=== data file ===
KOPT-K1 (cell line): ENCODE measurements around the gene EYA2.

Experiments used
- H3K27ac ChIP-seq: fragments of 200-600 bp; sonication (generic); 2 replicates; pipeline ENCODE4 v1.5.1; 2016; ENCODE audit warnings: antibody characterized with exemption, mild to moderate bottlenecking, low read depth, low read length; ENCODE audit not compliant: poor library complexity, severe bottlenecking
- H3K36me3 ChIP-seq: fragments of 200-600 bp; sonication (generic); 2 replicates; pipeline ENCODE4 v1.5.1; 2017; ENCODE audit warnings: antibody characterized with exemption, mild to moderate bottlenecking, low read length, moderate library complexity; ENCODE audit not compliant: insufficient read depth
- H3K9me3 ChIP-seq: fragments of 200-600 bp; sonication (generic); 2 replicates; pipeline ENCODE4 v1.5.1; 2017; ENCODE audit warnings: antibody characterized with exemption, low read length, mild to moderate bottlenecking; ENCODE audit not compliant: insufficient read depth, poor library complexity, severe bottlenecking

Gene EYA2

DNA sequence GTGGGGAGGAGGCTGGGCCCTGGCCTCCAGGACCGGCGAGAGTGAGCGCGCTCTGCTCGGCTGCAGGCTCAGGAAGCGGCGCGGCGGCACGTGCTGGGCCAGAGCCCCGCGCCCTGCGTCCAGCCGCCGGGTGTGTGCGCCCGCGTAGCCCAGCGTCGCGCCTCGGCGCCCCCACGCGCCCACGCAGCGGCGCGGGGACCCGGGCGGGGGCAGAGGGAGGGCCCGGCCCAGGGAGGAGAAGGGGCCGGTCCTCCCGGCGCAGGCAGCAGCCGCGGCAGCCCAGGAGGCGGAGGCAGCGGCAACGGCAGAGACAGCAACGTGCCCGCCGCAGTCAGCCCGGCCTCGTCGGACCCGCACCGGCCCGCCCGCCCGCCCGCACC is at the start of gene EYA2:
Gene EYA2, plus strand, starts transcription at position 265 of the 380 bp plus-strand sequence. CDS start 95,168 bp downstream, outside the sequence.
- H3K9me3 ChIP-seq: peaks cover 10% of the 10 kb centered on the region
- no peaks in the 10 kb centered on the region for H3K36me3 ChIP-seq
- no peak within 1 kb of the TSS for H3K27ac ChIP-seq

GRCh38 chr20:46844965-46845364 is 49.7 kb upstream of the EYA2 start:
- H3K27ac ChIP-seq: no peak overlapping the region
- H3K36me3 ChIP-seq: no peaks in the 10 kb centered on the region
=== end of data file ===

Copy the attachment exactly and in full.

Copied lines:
KOPT-K1 (cell line): ENCODE measurements around the gene EYA2.

Experiments used
- H3K27ac ChIP-seq: fragments of 200-600 bp; sonication (generic); 2 replicates; pipeline ENCODE4 v1.5.1; 2016; ENCODE audit warnings: antibody characterized with exemption, mild to moderate bottlenecking, low read depth, low read length; ENCODE audit not compliant: poor library complexity, severe bottlenecking
- H3K36me3 ChIP-seq: fragments of 200-600 bp; sonication (generic); 2 replicates; pipeline ENCODE4 v1.5.1; 2017; ENCODE audit warnings: antibody characterized with exemption, mild to moderate bottlenecking, low read length, moderate library complexity; ENCODE audit not compliant: insufficient read depth
- H3K9me3 ChIP-seq: fragments of 200-600 bp; sonication (generic); 2 replicates; pipeline ENCODE4 v1.5.1; 2017; ENCODE audit warnings: antibody characterized with exemption, low read length, mild to moderate bottlenecking; ENCODE audit not compliant: insufficient read depth, poor library complexity, severe bottlenecking

Gene EYA2

DNA sequence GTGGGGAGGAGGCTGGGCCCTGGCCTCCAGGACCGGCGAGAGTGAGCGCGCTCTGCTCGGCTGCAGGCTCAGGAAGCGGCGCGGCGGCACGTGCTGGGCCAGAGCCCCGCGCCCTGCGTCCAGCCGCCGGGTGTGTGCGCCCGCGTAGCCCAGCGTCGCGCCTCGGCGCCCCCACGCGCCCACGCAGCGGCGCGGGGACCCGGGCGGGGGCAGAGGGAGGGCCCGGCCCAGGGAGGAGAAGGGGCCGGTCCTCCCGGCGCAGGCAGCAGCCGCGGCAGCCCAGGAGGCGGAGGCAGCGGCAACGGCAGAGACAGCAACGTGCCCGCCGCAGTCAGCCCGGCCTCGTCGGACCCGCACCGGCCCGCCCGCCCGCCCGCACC is at the start of gene EYA2:
Gene EYA2, plus strand, starts transcription at position 265 of the 380 bp plus-strand sequence. CDS start 95,168 bp downstream, outside the sequence.
- H3K9me3 ChIP-seq: peaks cover 10% of the 10 kb centered on the region
- no peaks in the 10 kb centered on the region for H3K36me3 ChIP-seq
- no peak within 1 kb of the TSS for H3K27ac ChIP-seq

GRCh38 chr20:46844965-46845364 is 49.7 kb upstream of the EYA2 start:
- H3K27ac ChIP-seq: no peak overlapping the region
- H3K36me3 ChIP-seq: no peaks in the 10 kb centered on the region